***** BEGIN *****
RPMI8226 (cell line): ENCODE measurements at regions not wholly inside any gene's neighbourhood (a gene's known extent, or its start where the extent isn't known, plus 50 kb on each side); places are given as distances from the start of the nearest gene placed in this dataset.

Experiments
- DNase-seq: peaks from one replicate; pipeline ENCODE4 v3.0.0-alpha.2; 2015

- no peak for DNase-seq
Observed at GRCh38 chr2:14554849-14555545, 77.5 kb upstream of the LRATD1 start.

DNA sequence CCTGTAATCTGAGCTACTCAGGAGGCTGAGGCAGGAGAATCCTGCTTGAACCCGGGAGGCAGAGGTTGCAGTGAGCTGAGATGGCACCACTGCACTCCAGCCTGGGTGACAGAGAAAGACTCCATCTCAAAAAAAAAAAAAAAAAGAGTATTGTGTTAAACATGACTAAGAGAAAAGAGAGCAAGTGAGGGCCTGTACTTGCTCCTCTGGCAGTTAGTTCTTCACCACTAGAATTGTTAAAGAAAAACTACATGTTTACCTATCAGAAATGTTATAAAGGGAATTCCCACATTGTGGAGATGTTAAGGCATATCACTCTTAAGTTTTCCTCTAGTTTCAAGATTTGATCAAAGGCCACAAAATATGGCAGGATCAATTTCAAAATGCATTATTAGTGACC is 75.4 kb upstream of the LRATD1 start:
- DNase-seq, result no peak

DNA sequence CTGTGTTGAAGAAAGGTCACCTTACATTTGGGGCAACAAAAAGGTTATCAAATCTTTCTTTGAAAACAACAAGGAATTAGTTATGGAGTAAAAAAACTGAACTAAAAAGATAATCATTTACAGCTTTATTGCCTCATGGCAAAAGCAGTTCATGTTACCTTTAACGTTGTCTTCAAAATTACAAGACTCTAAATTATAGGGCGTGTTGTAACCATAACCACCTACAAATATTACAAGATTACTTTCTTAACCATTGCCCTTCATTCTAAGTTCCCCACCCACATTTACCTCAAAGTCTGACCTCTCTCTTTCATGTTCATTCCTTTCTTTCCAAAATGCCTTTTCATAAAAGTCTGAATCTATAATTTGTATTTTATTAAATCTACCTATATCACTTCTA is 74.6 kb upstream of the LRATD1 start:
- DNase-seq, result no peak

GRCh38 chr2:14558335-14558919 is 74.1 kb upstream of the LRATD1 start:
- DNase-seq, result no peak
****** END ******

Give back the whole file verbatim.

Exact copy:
RPMI8226 (cell line): ENCODE measurements at regions not wholly inside any gene's neighbourhood (a gene's known extent, or its start where the extent isn't known, plus 50 kb on each side); places are given as distances from the start of the nearest gene placed in this dataset.

Experiments
- DNase-seq: peaks from one replicate; pipeline ENCODE4 v3.0.0-alpha.2; 2015

- no peak for DNase-seq
Observed at GRCh38 chr2:14554849-14555545, 77.5 kb upstream of the LRATD1 start.

DNA sequence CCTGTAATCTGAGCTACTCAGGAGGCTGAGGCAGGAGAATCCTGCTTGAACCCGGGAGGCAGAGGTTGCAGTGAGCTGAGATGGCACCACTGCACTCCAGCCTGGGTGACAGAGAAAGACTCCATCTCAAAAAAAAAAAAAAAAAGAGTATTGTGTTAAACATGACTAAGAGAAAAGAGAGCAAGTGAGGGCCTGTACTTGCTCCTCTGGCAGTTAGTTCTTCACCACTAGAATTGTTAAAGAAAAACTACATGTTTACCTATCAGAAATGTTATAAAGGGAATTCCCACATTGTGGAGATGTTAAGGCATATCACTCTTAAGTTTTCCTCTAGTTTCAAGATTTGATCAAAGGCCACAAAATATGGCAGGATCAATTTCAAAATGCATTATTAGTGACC is 75.4 kb upstream of the LRATD1 start:
- DNase-seq, result no peak

DNA sequence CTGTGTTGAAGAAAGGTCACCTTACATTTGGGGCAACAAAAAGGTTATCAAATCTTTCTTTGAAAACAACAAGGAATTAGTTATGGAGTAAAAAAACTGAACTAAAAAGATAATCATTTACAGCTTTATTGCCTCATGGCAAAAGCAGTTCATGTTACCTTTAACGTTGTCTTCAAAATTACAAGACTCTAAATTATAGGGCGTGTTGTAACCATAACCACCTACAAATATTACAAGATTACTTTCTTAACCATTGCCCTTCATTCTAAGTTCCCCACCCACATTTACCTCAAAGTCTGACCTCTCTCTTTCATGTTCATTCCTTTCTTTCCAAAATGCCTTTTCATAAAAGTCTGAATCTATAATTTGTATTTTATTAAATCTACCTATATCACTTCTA is 74.6 kb upstream of the LRATD1 start:
- DNase-seq, result no peak

GRCh38 chr2:14558335-14558919 is 74.1 kb upstream of the LRATD1 start:
- DNase-seq, result no peak